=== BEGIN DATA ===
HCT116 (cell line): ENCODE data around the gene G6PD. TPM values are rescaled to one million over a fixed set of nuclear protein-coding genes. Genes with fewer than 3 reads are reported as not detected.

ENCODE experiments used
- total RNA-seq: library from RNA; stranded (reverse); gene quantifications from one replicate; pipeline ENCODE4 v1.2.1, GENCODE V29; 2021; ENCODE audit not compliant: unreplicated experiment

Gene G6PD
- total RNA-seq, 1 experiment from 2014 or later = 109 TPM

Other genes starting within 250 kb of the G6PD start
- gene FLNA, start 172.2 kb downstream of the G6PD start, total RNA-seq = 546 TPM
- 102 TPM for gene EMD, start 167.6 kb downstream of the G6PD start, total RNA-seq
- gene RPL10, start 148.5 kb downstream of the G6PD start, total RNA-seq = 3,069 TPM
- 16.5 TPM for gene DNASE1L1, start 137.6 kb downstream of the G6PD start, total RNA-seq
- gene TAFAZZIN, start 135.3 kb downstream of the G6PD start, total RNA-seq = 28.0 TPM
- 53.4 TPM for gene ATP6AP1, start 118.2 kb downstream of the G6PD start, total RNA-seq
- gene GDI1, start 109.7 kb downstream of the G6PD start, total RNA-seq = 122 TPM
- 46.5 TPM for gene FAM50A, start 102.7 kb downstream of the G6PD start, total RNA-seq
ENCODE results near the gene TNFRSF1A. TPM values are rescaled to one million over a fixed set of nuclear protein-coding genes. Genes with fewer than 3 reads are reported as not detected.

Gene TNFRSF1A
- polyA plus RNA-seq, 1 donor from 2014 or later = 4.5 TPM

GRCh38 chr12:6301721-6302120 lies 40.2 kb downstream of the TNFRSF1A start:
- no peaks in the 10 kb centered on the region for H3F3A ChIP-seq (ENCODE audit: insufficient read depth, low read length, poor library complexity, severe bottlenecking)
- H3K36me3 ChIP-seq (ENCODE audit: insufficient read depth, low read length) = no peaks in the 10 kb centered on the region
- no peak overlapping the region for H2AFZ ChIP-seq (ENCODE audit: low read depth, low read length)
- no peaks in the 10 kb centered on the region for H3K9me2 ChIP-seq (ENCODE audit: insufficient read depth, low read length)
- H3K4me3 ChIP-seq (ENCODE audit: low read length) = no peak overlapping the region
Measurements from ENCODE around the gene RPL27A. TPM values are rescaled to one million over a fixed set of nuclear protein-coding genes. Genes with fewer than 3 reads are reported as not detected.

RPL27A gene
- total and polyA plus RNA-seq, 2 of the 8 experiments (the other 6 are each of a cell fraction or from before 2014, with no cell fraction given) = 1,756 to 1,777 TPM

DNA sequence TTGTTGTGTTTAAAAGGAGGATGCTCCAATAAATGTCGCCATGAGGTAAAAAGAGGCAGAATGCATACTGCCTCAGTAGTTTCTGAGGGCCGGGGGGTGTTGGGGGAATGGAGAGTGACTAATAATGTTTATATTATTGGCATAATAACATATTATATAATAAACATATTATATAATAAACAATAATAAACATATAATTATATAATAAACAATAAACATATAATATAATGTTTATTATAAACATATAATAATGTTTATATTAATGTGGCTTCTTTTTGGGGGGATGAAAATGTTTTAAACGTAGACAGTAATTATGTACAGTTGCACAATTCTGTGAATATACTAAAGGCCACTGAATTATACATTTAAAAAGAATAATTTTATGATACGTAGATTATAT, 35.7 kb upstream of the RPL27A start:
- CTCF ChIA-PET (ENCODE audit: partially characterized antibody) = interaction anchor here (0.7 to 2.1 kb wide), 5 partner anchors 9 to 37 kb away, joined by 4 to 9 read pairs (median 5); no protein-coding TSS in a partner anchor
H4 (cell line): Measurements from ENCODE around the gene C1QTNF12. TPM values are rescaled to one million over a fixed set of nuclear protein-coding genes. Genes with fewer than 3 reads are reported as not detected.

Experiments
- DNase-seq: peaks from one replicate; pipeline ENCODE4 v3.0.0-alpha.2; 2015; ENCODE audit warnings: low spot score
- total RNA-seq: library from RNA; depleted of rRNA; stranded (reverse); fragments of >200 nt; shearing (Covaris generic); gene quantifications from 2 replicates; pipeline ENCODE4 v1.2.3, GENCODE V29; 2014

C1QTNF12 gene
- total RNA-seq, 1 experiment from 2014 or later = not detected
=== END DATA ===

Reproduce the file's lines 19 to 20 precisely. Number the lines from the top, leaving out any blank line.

- no peaks in the 10 kb centered on the region for H3F3A ChIP-seq (ENCODE audit: insufficient read depth, low read length, poor library complexity, severe bottlenecking)
- H3K36me3 ChIP-seq (ENCODE audit: insufficient read depth, low read length) = no peaks in the 10 kb centered on the region